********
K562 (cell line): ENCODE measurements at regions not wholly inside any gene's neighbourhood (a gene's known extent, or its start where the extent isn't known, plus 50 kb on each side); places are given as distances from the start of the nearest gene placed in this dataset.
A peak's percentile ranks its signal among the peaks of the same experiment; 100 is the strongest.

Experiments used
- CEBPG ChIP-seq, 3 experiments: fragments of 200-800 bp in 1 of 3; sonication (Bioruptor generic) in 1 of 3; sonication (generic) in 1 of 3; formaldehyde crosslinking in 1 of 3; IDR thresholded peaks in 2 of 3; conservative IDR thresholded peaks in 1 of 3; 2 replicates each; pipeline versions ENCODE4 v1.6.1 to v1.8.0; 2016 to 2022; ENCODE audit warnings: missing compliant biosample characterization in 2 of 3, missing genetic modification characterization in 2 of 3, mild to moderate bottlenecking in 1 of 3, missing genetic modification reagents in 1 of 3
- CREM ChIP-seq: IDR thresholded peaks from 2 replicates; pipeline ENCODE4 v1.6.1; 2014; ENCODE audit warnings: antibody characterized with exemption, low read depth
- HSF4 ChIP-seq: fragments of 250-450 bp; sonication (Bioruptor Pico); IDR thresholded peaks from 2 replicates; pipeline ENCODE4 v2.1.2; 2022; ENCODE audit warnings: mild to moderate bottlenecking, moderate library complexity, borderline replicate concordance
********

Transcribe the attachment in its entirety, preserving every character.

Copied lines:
K562 (cell line): ENCODE measurements at regions not wholly inside any gene's neighbourhood (a gene's known extent, or its start where the extent isn't known, plus 50 kb on each side); places are given as distances from the start of the nearest gene placed in this dataset.
A peak's percentile ranks its signal among the peaks of the same experiment; 100 is the strongest.

Experiments used
- CEBPG ChIP-seq, 3 experiments: fragments of 200-800 bp in 1 of 3; sonication (Bioruptor generic) in 1 of 3; sonication (generic) in 1 of 3; formaldehyde crosslinking in 1 of 3; IDR thresholded peaks in 2 of 3; conservative IDR thresholded peaks in 1 of 3; 2 replicates each; pipeline versions ENCODE4 v1.6.1 to v1.8.0; 2016 to 2022; ENCODE audit warnings: missing compliant biosample characterization in 2 of 3, missing genetic modification characterization in 2 of 3, mild to moderate bottlenecking in 1 of 3, missing genetic modification reagents in 1 of 3
- CREM ChIP-seq: IDR thresholded peaks from 2 replicates; pipeline ENCODE4 v1.6.1; 2014; ENCODE audit warnings: antibody characterized with exemption, low read depth
- HSF4 ChIP-seq: fragments of 250-450 bp; sonication (Bioruptor Pico); IDR thresholded peaks from 2 replicates; pipeline ENCODE4 v2.1.2; 2022; ENCODE audit warnings: mild to moderate bottlenecking, moderate library complexity, borderline replicate concordance